President-elect George Bush Tuesday made a second easy Cabinet choice, reappointing his old friend Nicholas F. Brady as secretary of the Treasury--while indications mounted that he would name New Hampshire Gov. John H. Sununu as his White House chief of staff after a sharp backstairs competition for the job.
The chief of staff post is critical for Bush in setting the tone of the White House he will run next year. It has been the subject of anxious competition between Washington outsider Sununu, known for his political skills, and Bush’s current chief deputy, Washington insider Craig Fuller, a proficient administrator.
Freshened after a four-day Florida beach vacation, Bush returned to Washington to call on Brady, a friend of 14 years, to remain at the Treasury and serve as “the chief economic spokesman for my Administration.” Bush’s first Cabinet appointment was James A. Baker III, chairman of the President-elect’s campaign and himself a former Treasury secretary, to be secretary of state.
But speaking with reporters on the lawn of his residence, the President-elect withheld official announcement on his chief of staff, the more hotly debated decision facing him.
Sources close to the selection process said that Bush had moved toward Sununu, whose command decisions in the New Hampshire primary kept Bush’s presidential hopes alive when his candidacy was foundering.
“I heard that’s going to be it,” said one source, noting he was all but certain the decision was now firm.
This source noted that Sununu alone among top deputies had traveled to Florida and joined Bush for dinner during the President-elect’s vacation. “He didn’t go down there just for the ride,” the source said.
Scowcroft Also Mentioned
The same source, a Republican close to the Bush campaign, also said that retired Lt. Gen. Brent Scowcroft now is “in pretty good shape” to be the new President’s national security adviser, a post he held in the Gerald R. Ford Administration.
A choice by Bush of Sununu would place a confidant known for his political skills, though not his knowledge of the capital, next to the Oval Office.
Sheila Tate, transition press secretary, said that she has heard a flood of reports that Sununu will get the job. She said she had talked to Fuller and campaign pollster Robert Teeter--the two men who are running Bush’s transition. “The vice president has not indicated to any of us that he has made a decision,” she said.
Sununu is a glib and personable state chief executive who told the vice president in the bleak days of last winter that the way to salvage his presidential campaign was to drop the trappings of high office and plunge into a one-on-one style of politicking. Many, including Bush himself, credited this decision with his come-from-behind victory in the New Hampshire primary.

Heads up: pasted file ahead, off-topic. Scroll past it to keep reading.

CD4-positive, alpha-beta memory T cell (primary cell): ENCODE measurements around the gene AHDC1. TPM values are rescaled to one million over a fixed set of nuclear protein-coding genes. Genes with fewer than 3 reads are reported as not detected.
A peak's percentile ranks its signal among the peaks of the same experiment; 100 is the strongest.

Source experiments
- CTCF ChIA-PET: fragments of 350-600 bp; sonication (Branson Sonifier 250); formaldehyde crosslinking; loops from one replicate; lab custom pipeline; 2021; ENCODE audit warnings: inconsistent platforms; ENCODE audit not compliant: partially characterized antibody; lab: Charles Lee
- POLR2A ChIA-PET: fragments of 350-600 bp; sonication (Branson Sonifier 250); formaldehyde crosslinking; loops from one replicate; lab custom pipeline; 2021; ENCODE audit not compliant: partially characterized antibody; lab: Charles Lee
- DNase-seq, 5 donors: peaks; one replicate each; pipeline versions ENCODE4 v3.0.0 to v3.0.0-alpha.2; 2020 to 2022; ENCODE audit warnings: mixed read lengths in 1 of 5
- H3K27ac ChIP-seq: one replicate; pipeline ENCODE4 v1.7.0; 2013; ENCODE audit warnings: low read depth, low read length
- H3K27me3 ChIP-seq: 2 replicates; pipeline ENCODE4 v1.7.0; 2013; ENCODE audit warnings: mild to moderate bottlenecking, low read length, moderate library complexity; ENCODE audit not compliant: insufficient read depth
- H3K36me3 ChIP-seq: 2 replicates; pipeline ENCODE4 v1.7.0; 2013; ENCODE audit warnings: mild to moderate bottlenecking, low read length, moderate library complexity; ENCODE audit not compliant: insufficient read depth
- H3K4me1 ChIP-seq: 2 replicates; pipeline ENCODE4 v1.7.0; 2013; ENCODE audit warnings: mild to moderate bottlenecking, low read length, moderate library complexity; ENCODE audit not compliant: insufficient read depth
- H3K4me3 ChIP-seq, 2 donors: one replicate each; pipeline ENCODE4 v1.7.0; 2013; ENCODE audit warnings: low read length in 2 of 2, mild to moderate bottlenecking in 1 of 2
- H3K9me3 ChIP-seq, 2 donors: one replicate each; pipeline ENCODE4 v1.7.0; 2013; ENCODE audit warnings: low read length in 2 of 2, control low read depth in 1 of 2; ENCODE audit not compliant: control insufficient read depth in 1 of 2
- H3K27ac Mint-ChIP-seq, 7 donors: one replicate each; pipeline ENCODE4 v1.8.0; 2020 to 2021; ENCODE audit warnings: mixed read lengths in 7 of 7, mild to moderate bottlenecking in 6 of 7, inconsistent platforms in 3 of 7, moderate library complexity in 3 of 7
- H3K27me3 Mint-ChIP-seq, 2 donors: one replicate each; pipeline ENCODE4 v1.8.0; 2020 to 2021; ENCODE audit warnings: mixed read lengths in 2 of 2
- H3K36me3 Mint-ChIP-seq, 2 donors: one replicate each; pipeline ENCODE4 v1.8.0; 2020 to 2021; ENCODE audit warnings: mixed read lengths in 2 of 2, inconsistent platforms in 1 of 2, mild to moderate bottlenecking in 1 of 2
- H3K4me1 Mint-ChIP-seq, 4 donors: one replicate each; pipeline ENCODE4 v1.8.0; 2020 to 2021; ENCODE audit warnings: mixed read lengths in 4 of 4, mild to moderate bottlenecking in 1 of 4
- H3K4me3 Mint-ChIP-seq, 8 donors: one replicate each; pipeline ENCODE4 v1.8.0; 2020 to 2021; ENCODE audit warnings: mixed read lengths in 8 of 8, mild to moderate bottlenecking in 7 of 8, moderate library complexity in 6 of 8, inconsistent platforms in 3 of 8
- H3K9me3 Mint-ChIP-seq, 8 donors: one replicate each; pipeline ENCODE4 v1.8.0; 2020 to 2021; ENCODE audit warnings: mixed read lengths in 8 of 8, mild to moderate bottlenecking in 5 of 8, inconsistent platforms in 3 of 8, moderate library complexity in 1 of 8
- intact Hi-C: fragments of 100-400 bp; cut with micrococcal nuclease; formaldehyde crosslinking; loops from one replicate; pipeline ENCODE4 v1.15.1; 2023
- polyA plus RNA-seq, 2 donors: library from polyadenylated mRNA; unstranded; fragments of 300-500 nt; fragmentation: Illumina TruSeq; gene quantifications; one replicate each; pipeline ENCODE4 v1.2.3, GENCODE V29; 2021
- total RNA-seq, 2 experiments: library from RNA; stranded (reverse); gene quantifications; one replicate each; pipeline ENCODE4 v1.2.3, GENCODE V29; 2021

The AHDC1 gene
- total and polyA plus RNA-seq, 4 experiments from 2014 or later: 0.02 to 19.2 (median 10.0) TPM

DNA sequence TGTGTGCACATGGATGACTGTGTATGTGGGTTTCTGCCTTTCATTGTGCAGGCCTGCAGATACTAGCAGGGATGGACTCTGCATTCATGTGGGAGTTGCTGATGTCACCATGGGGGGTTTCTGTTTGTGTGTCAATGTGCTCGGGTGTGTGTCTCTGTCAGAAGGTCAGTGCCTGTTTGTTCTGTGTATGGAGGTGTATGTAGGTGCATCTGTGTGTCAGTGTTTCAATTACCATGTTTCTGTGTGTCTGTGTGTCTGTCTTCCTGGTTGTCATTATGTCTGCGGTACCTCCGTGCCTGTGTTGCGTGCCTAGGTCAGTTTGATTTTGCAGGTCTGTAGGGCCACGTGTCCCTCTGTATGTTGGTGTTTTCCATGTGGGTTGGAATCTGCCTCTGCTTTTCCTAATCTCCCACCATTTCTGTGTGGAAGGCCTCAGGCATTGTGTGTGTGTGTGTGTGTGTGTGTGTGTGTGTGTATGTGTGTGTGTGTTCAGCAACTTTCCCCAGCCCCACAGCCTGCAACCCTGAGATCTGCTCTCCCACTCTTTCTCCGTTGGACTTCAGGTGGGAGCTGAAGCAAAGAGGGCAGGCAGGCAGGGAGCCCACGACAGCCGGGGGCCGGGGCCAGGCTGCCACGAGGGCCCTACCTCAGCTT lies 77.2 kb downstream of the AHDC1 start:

Virtually no one in Washington was surprised at the decision to reappoint Brady, which was preordained last summer when President Reagan asked the Wall Street investment banker to become secretary of the Treasury and smooth the way for a transition, should Bush win the election.
Bush announced the Brady appointment after he and Vice President-elect Dan Quayle met with German Chancellor Helmut Kohl, the first of a string of sessions Bush has scheduled with foreign leaders. He will meet today with British Prime Minister Margaret Thatcher.
In making the Treasury announcement, Bush said that his long-time friend Brady, having served eight months as a U.S. senator from New Jersey, also “brings with him the valuable ability to work effectively with Congress as we work out and develop a budget deficit reduction plan.”
‘No Time Pressure’
On the chief of staff appointment, Bush told an afternoon gathering of reporters: “I feel no time pressure on that.” But Bush added, apparently recognizing that his chief White House aide will heavily influence the workings of his office, said that he hopes to resolve the matter “fairly soon.”
One popular round of speculation this weekend held that Bush was holding back his announcement of his White House senior staff while he explored the possibility of splitting responsibilities among Sununu, Fuller and perhaps Teeter. But a source said that Bush was “put off” by that idea, as were the individuals involved.
“It is clear Bush felt strongly he ought to have a No. 1, who was indeed the chief of staff,” said this source.
On his arrival in Washington, Sununu was asked if he had been offered the job to oversee the White House staff and replied only: “I’ll do whatever he needs.”
Fuller, for his part, has been quoted as saying that there is considerable “jockeying” going on. And a source close to him confirmed “antagonism” between Fuller and Sununu.
“You keep reading stories suggesting that you are arguing, and eventually you are,” this source said.
Meanwhile, the capital also was alive with rumors about potential appointees. For instance, U.S. Ambassador to Korea James R. Lilley, an old friend and CIA station chief in Beijing when Bush headed the U.S. Mission to China, was said to be in Washington, lobbying to be the director of central intelligence. Lilley has been mentioned as the likely next ambassador to China.
Republican congressional sources said that individuals representing Japanese interests have undertaken lobbying for former Tennessee Gov. Lamar Alexander or Undersecretary of State Michael H. Armacost to be named the next ambassador to Japan. However, also believed to be in contention are two Washington powerhouses, Secretary of State George P. Shultz and former Defense Secretary Caspar W. Weinberger.
Staff writers Cathleen Decker, William J. Eaton, Douglas Jehl, David Lauter, Jim Mann and Doyle McManus contributed to this story.